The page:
Microsoft Office Tutorials and References
In Depth Information
Sub GetOurColors()
ActiveWorkbook.Colors = Workbooks(“OurColors.xls”).Colors
End Sub
To copy a color palette from another workbook using the Excel interface, follow these steps:
1
Open the workbook from which you want to copy the color palette.
2
In the workbook to which you want to copy the color palette, click Tools, Options.
3
Click the Color tab in the Options dialog box.
4
Click the Copy Colors From down arrow, and then click the name of the workbook
from which you want to copy the color palette.
If you’ve changed the default Excel color palette, you can change it back to the default by call­
ing the Wo rkbook object’s ResetColors method, as in the following procedure:
Sub NormalColors()
ActiveWorkbook.ResetColors
End Sub
To change the color palette back to the default using the Excel interface, follow these steps:
1
Click Tools, Options.
2
Click the Color tab in the Options dialog box.
3
Click Reset.
Using the Excel Color Palette on the Web
If you’ve used the Web a lot, you’ve probably found that some pages that appear perfectly
normal in one browser are a mess in another browser. Whether the spacing is off, the text is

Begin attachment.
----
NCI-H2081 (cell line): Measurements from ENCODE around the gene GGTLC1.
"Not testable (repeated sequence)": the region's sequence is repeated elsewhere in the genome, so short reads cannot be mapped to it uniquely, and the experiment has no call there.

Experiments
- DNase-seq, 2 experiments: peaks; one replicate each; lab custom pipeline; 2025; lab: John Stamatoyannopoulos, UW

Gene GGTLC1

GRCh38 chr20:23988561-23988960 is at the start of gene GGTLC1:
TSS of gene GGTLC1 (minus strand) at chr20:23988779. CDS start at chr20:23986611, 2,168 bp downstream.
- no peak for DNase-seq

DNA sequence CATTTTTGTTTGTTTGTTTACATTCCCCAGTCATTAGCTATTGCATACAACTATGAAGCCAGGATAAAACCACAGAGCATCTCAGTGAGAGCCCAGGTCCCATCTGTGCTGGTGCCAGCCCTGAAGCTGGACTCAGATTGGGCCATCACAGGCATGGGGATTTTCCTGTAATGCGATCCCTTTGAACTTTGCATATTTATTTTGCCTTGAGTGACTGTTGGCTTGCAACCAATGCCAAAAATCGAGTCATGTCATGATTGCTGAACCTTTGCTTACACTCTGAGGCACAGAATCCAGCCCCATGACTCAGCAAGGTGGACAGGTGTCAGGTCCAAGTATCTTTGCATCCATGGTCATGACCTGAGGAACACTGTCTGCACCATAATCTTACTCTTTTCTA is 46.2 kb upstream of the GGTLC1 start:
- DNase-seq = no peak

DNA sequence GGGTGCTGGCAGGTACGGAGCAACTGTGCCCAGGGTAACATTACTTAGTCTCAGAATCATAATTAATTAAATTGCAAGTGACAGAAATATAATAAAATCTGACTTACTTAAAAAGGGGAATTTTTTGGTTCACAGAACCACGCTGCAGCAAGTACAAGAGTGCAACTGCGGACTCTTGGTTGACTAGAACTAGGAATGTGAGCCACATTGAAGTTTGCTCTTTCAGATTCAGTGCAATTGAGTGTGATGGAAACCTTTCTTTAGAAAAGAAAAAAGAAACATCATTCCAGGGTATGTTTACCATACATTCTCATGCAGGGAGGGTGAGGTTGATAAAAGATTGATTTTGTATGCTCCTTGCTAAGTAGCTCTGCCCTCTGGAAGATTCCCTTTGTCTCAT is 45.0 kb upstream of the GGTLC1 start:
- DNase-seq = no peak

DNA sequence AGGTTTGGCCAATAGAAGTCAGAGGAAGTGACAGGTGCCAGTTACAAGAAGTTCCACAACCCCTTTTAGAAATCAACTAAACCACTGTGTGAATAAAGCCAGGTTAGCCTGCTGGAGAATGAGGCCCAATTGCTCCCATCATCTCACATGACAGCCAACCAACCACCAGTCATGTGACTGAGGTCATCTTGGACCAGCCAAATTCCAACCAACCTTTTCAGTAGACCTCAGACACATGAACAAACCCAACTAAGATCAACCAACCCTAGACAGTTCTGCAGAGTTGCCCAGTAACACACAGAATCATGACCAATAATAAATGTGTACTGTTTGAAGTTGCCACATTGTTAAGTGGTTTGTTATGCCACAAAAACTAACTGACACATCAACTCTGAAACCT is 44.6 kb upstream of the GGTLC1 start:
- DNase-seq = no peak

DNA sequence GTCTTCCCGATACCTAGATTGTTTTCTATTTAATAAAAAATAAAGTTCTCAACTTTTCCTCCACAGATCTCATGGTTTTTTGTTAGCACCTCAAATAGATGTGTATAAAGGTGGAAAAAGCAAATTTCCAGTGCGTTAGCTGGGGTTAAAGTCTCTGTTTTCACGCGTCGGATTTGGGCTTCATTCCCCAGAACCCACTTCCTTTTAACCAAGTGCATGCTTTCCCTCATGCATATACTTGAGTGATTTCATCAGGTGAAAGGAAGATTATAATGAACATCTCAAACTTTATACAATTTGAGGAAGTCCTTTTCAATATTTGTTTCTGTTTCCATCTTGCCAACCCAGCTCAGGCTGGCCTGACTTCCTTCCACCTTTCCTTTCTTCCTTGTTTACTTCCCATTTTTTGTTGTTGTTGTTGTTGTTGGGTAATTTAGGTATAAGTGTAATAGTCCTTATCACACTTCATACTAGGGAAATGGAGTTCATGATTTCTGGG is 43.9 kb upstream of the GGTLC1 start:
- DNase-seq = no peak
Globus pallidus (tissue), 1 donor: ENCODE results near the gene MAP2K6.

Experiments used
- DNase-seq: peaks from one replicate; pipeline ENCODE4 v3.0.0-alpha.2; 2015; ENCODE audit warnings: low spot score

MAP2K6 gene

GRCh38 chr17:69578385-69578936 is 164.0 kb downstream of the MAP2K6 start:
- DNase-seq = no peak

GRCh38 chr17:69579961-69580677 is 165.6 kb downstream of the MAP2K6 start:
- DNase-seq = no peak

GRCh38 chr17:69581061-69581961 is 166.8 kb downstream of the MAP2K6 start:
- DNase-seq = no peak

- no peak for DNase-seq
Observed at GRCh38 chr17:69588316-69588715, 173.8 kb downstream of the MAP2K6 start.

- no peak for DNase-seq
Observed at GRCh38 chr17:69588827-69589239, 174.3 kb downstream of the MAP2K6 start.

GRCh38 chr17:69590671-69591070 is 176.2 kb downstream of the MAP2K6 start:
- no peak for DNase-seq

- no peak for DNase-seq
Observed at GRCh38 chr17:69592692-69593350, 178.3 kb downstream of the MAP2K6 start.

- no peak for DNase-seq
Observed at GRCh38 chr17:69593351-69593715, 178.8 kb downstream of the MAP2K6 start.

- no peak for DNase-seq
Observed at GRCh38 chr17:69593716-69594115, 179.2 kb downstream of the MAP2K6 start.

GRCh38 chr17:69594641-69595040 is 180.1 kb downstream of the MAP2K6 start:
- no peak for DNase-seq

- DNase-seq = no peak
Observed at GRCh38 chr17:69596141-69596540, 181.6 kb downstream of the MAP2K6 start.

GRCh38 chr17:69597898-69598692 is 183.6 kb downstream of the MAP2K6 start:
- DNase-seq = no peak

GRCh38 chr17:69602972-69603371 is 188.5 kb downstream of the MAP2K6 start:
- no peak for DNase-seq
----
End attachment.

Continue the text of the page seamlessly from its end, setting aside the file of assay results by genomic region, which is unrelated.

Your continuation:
larger in some paragraphs than in others, or the colors are different, you just don’t get what
you expect. Part of the difficulty can be traced to older Web browsers that don’t understand the
newer markup tags, but another reason is that some programs, such as Microsoft FrontPage,
tend to create code that is interpreted perfectly by Microsoft Internet Explorer but less well by
other browsers. Colors are no different from other HTML formatting instructions, so you
need to know what can cause the errors and how to avoid them.
Beginning with Internet Explorer 4.0, there has been a list of named colors with associated
RGB color values that the browser knows how to interpret. Not all browsers know how to
interpret the names of the colors, but every major browser is able to interpret RGB color
values. Table 10-4 lists the standard HTML colors and their associated RGB values so that you
can add them to your Excel color palette if you want to create a workbook that looks good
both in print and on the Web.
For more information on how these colors will look on your monitor, see the full-color table on MSDN,
the Microsoft Developer Network site, at: http://msdn.microsoft.com/workshop/author/dhtml/reference
/colors/colors.asp .
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